Sports

February 20, 2014

Former road warrior lives lifestyle of fitness

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Senior Airman Tiffany M. Grigg
23d Wing Public Affairs
(U.S. Air Force photo by Senior Airman Tiffany M. Grigg)
Chief Master Sgt. John Huhn, 723d Aircraft Maintenance Squadron superintendent, holds out his medal from the 2014 Dopey Challenge at Moody Air Force Base, Ga., Feb. 11, 2014. The Dopey Challenge, hosted at Walt Disney World, Fla., was a four-day race that progressed in length each day from a 5k, 10k, half marathon and finally ending with a full marathon on the last day for a grand total of 48.6 miles.

MOODY AIR FORCE BASE, Ga.  — Life is full of accomplishments. For some, those may include passing a college exam, winning an award or learning to drive. For one Airman, running 48.6 miles over four days was his most recent challenge. You might even say this test of endurance left him feeling a bit ‘Dopey’.

In January, Chief Master Sgt. John Huhn, 723rd Aircraft Maintenance Squadron superintendent, completed the 2014 Dopey Challenge at Walt Disney World, Fla., which began with a 5k the first day, a 10k the second, a half marathon the third and ended with a full marathon on the last day.

“It’s kind of inspiring to go through all of the different training levels and then knowing that I’ve finally accomplished something that I’ve put my mind to,” said Huhn. “When I finish [a race], I wonder why did I torture myself for a year of training for this 26-mile run, but then turn around and wonder when the next run is gonna be.”

For the Dopey challenge and other races Huhn has participated in, he said the key to being able to run these long distances is the ability to clear the mind of negativity.

“Every run is a challenge,” said Huhn. “What people don’t realize is that you have to clear your mind of the ‘oh this is terrible, my knees hurt, my feet hurt, I’m out of breath’ [cycle], and once you are able to do that, it’s actually an enjoyable experience. It gives me an opportunity to relieve all my stresses from the day and do forward thinking, whether on my career or on life in general.”

Running off and on since the fifth grade, Huhn found new inspiration while stationed at Scott Air Force Base, Ill., in the form of purple camouflage.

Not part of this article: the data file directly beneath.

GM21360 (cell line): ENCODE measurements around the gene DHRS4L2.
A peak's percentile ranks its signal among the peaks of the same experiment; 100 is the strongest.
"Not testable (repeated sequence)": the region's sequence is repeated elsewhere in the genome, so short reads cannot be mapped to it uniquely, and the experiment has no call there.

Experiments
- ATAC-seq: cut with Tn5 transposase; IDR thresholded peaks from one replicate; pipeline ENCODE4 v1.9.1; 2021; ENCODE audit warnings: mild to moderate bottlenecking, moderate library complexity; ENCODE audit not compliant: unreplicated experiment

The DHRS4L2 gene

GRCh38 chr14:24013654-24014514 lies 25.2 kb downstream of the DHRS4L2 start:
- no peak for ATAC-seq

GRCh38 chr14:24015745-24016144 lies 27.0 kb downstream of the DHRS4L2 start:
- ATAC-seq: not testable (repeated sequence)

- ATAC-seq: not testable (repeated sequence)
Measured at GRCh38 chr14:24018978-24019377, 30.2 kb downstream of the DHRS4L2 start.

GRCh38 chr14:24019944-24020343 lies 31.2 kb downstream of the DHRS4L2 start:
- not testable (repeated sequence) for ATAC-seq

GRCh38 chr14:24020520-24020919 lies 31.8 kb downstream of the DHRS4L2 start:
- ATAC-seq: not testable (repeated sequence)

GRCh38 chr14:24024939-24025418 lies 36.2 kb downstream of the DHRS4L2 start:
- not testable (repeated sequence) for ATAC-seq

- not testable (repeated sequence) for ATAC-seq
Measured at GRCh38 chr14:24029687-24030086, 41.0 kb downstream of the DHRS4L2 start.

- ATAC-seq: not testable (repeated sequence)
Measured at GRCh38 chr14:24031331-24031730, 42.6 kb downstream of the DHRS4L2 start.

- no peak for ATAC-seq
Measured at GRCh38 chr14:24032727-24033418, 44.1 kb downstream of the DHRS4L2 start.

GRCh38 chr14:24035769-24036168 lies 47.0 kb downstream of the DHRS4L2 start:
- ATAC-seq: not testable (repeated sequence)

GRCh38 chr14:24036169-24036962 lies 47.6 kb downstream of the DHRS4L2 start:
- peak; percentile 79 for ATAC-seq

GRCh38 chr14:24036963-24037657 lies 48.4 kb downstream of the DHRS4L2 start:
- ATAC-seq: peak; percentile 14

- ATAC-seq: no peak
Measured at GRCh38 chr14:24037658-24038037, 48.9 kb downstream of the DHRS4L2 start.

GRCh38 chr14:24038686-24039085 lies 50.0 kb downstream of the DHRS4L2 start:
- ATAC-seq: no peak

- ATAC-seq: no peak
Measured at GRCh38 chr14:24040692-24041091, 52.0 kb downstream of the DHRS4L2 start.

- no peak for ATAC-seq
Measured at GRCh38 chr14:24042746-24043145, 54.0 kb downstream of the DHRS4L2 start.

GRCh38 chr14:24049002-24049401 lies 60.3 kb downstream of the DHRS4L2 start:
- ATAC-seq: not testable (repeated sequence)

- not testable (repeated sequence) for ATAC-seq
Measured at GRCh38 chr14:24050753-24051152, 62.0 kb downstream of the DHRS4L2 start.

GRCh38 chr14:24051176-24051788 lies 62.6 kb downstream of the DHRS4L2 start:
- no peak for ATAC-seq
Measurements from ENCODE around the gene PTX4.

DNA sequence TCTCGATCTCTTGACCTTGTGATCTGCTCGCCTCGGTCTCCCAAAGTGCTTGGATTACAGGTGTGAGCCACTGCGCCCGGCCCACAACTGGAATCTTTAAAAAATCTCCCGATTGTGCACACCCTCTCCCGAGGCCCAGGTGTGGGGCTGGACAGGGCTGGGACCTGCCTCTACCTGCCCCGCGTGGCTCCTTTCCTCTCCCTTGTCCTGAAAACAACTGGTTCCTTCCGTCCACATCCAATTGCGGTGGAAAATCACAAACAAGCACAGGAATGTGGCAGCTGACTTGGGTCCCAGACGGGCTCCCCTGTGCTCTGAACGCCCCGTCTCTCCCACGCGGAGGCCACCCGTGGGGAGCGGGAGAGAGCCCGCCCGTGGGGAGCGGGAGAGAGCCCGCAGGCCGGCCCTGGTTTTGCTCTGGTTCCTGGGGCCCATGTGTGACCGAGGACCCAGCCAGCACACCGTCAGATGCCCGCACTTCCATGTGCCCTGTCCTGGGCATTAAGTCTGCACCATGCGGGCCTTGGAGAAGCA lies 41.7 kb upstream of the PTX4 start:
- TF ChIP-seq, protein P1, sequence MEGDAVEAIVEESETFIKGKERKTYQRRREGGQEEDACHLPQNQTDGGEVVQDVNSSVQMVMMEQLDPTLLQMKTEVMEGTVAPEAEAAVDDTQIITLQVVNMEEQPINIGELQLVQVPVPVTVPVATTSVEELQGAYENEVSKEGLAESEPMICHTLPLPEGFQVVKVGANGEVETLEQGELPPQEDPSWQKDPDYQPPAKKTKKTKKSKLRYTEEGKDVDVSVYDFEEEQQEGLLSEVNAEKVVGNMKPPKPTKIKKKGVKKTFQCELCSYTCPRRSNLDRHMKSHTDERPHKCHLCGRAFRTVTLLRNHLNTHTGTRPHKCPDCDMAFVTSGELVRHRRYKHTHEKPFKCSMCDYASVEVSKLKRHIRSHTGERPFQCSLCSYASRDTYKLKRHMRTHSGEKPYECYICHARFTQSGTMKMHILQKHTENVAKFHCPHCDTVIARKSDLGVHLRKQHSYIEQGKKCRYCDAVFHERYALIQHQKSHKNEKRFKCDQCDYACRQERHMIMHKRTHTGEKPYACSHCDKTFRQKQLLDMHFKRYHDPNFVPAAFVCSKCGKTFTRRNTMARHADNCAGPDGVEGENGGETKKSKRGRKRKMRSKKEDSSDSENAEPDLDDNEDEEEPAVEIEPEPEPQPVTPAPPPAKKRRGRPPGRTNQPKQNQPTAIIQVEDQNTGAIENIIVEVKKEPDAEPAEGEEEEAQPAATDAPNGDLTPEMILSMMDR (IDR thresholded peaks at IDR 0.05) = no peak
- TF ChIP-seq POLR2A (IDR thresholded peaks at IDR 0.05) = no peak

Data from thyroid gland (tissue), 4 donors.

“When I was stationed at Scott AFB, there was a running group called Road Warriors,” said Huhn. “They had their own unique shirts, purple camouflage, and I’d see them running around base. Their whole purpose wasn’t about membership or dues but about camaraderie and inspiring others to run so they were more or less my inspiration to get back into running.”

Aside from being inspired by the Road Warriors, Huhn also has three prime motivators that keep him moving forward. The first part is keeping in shape for Air Force physical training.

“We [need to] constantly maintain physical fitness and with planning marathons and races throughout the year, I’m always in a training program,” said Huhn. “Right now I have the Kentucky Derby Marathon coming up in April that I am training for. It is helping with my speed work for my pt test, which is due next month.”

Along with keeping with the PT standards, Huhn’s final key motivators are to set an example for the Airmen he serves alongside every day and to run simply because he takes joy in it.

“I want to inspire [others] to pick up the sport so that they can better themselves long-term”, said Huhn. “[The last part is] I just like running places.”

Huhn has inspired a fellow co-worker to get back into running by training him for a half marathon.

“He’s a really great motivator and he wants to teach you to run and stay healthy,” said retired Senior Master Sgt. Moses Perez, 723rd AMXS unit program coordinator. “We’re doing a half marathon on Saturday, the Hospice Half. Being retired, I used to run all the time but he’s got me in shape for a half marathon in just three months.”

Perez says Huhn is good mentor when it comes to staying in shape and he offers help to many.

“It’s not just me that he helps, he has helped [Airmen] all around the squadron,” said Perez. “If they are having PT problems, he pulls them aside and tells them what they need to do to have a better run.”

Huhn has two rules of thumb to pass on to Airmen who may be trying to meet their own goals.

“You have to start to cross the finish line,” said Huhn. “Trust in your training and listen to what your body is telling you. In running, it is 85 percent mental and 15 percent physical. You have to believe in yourself and clear your thoughts of negativity.”

With his most recent full marathon time being 13 minutes and 45 seconds faster during the Dopey challenge, Huhn has hopes of cutting down his time even more on the race towards his dream.

“I’ve actually thought about doing the Great Wall of China run or the original marathon in Greece,” said Huhn. “My overall goal is to one day qualify for the Boston Marathon. Qualifying and running the Boston Marathon in my eyes is the ‘Super Bowl’ of running.

Huhn said while it might seem like a daunting task, through continuous training, dedication and a little luck, anything is possible.”




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